Monday, April 14, 2008


Leaders need to be consistent in thought and direction. This is different from the concept of minimizing dissonance. Leaders need to set an organizational objective that enables the team to implement strategies and develop the tactics to achieve the objective.

I was once part of a team which had a pretty well defined objective. The strategy though was not so well defined and the tactics shifted weekly. As a result, the team under performed. It went through the motions of establishing itself, but the leader of the team kept changing the strategic direction which kept the team members from achieving their potential. It seemed that every time the leader went to a conference, class, or seminar--everything had to change. I agree things had to change but one strategic direction was never adopted for long enough to give the team a chance to develop the tactics necessary to make the strategy successful and then to achieve the objective.

Leaders are driven people. They are inherently successful and want to be successful. I know I like to be on the cutting edge of my profession. But the downside is that if, as leaders, the direction of the organization or our leadership style is constantly changing, the team cannot adapt and learn how to be successful. Worse, if the objective or strategy is constantly changing, the organization cannot succeed.

So what is consistency? Does that mean we can never change or alter our organizational course? No, of course not. Leaders need to carefully consider that every change comes at a cost. At a minimum the cost is lost momentum as the organization shifts to another objective. Organizations undergoing change become inward looking--focusing on internal mechanisms and operations. Successful organizations remain outwardly focused--keenly aware of the changing external environment and the competition. Successful teams adapt to the changing environment because their strategy already incorporates the ability to change to meet external stresses. A major reorganization and redefinition of the strategic goals should not be necessary every time a new external obstacle/threat appears.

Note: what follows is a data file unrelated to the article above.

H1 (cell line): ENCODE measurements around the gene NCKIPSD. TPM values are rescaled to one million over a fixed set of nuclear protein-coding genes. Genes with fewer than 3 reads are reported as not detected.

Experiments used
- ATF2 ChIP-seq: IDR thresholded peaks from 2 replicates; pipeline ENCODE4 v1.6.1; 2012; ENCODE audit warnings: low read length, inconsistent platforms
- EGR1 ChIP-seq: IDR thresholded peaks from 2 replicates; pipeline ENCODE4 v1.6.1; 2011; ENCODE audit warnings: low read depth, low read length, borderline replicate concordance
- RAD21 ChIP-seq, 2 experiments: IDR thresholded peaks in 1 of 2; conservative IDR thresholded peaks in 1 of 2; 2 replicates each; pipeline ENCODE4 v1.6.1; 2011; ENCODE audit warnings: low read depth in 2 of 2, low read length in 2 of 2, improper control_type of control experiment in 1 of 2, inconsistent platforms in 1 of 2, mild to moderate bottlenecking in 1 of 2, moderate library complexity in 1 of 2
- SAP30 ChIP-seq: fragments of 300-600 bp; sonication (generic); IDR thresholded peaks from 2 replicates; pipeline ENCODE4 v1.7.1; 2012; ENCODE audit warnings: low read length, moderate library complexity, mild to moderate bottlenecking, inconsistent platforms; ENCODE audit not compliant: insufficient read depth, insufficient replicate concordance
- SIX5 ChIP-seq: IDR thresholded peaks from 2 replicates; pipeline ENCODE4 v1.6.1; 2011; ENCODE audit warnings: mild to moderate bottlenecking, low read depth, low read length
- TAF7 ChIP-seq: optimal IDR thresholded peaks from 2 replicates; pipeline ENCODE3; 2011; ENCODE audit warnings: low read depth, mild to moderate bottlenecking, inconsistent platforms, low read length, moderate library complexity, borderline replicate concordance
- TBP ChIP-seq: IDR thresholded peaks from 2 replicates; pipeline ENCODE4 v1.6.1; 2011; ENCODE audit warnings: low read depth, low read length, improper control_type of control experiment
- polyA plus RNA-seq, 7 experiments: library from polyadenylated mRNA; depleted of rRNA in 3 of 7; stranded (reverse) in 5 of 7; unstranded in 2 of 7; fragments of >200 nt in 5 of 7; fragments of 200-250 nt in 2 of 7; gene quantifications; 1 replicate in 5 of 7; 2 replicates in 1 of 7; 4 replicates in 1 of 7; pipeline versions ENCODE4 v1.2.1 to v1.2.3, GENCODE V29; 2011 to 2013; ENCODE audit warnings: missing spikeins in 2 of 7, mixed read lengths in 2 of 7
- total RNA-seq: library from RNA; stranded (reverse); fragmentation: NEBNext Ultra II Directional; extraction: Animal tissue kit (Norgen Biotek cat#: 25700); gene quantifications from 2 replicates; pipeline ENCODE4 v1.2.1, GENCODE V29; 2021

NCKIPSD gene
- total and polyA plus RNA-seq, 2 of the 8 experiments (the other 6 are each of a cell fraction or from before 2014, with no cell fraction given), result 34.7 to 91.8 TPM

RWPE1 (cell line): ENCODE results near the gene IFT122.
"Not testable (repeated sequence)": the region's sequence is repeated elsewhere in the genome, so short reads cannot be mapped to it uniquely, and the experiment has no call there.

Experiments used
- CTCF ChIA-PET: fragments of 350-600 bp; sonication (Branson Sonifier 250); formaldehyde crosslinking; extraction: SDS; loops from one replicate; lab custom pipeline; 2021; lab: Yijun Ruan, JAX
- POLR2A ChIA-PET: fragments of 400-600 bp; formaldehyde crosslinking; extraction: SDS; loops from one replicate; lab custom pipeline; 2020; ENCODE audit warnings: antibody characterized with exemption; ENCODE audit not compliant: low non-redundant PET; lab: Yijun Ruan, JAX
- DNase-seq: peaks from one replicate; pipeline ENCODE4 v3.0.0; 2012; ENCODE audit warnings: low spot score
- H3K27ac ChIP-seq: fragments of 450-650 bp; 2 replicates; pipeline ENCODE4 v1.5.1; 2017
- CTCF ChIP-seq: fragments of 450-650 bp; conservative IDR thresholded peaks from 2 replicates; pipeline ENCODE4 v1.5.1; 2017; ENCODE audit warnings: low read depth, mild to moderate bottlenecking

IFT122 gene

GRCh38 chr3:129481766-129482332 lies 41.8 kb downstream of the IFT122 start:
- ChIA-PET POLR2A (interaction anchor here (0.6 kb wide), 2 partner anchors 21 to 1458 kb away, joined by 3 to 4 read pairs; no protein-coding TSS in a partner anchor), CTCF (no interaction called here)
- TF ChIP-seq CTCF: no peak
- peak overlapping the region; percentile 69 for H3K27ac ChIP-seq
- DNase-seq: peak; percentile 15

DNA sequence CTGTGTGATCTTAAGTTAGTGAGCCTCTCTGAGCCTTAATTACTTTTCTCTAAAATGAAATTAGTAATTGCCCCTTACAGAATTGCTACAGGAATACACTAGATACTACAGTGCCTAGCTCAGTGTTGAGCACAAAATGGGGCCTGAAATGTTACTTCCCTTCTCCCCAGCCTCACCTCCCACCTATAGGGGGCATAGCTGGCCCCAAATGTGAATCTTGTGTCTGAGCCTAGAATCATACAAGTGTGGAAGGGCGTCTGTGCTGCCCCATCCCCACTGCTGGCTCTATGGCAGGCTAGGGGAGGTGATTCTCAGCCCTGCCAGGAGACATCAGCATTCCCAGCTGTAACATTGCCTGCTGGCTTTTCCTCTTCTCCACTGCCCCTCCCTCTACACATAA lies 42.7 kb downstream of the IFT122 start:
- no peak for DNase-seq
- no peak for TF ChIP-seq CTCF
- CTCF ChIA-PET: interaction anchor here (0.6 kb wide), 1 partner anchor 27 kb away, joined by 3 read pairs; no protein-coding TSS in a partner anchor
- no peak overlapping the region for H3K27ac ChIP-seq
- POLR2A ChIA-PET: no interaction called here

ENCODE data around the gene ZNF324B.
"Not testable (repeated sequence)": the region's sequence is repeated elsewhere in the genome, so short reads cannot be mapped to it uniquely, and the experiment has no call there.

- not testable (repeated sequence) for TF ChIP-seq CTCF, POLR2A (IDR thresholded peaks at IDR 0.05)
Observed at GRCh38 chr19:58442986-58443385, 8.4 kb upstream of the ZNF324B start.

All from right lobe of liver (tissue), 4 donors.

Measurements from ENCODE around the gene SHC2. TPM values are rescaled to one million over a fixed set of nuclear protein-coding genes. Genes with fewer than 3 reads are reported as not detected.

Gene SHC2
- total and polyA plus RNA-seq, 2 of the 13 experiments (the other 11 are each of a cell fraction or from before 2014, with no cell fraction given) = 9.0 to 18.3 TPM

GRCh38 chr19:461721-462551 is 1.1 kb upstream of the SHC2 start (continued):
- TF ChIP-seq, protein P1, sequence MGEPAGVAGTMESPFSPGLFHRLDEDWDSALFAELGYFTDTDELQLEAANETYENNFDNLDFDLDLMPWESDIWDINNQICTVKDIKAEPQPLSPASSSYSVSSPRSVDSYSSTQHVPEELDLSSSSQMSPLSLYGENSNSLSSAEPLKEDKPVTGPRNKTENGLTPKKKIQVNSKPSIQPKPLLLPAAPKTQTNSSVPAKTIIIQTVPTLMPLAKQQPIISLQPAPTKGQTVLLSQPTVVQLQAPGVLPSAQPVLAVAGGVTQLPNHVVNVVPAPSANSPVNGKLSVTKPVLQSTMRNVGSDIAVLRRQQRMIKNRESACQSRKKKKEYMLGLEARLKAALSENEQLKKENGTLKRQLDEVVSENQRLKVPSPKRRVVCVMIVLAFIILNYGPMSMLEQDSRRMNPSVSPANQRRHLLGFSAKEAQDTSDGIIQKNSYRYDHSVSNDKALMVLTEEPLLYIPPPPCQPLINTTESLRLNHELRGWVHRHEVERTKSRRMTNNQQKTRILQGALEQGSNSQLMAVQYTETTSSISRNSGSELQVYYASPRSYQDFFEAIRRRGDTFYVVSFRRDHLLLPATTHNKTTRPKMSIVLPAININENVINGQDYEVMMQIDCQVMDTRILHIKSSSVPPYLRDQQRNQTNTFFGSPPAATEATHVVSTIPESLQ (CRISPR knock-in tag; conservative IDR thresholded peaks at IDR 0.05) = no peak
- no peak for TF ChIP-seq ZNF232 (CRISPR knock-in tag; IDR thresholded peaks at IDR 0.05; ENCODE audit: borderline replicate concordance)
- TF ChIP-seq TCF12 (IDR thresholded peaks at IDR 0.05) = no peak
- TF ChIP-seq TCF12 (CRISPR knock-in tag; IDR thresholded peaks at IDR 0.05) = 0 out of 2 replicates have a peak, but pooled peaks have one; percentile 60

Some leaders work well with organizational chaos, but for the most part long-term chaos is not healthy for people or organizations. Boundaries need to be set, goals determined and the approached fairly well planned. In military speak--the objective is identified, the strategy defined, and the tactics to implement the strategy are developed in response to the external forces which impede progress towards meeting the objective.

I attend leadership conferences and seminars to improve my skills and tool set. It is critical that leaders continue to improve their skills. The danger is that, based upon attendance at a conference or seminar, the leader will return and "change everything." While the leader may see a need to do this, the incorporation of change needs to be carefully considered and orchestrated. It must be communicated and if the change can be incorporated within the existing structure--so much the better. People expect product improvement and organizational improvement--these at least should be values that the organization is built upon. So small changes and incorporation of new procedures and ideas should be the norm. But if, as in the case of some leaders, the desire to change everything occurs after attendance at every seminar or class--then the problem is much larger and is probably related to feelings of inadequacy or inferiority that the leader has regarding the task or the organization or the situation.

Consistency is the ability to, when all of the chaos is happening, keep the organization's focus on the objective. Use the existing strategies to adapt and succeed. Consistency allows a leader to incorporate improvements and enhancements within the existing framework and not have it appear as a shift of focus from the existing objectives and strategies. The leader who lacks consistency is always chasing the next fad or invention and clearly is behind. The consistent leader is ahead of the fad and can rapidly incorporate ideas without giving the team a sense of emergency or panic.

No comments:

My Zimbio
Top Stories